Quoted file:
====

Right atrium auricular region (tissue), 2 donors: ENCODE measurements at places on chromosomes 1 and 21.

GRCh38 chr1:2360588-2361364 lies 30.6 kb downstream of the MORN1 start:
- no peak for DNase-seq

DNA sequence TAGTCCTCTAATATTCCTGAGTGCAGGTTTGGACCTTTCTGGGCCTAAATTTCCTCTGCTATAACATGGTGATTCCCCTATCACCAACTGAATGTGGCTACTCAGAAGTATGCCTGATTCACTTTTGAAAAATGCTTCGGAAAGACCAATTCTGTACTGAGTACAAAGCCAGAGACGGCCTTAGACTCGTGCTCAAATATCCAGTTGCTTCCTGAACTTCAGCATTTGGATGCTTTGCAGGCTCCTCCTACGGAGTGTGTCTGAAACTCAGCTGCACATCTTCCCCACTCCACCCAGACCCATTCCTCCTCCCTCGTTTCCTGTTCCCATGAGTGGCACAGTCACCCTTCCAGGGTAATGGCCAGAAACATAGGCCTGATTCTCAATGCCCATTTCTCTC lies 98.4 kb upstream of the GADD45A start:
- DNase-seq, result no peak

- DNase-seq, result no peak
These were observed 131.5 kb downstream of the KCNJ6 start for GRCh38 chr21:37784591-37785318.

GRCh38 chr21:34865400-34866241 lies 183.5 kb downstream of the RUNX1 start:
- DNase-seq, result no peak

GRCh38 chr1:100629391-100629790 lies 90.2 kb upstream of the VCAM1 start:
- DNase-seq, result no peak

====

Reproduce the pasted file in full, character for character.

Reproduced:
Right atrium auricular region (tissue), 2 donors: ENCODE measurements at places on chromosomes 1 and 21.

GRCh38 chr1:2360588-2361364 lies 30.6 kb downstream of the MORN1 start:
- no peak for DNase-seq

DNA sequence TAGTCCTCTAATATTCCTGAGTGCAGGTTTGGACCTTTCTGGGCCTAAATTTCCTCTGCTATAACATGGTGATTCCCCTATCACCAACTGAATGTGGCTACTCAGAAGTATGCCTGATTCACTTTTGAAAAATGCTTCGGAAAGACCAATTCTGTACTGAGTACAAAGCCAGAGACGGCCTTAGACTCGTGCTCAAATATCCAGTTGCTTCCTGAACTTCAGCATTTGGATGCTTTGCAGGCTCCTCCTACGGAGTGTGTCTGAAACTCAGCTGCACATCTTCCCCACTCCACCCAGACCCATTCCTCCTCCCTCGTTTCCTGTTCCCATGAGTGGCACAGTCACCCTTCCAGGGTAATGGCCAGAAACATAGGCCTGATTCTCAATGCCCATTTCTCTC lies 98.4 kb upstream of the GADD45A start:
- DNase-seq, result no peak

- DNase-seq, result no peak
These were observed 131.5 kb downstream of the KCNJ6 start for GRCh38 chr21:37784591-37785318.

GRCh38 chr21:34865400-34866241 lies 183.5 kb downstream of the RUNX1 start:
- DNase-seq, result no peak

GRCh38 chr1:100629391-100629790 lies 90.2 kb upstream of the VCAM1 start:
- DNase-seq, result no peak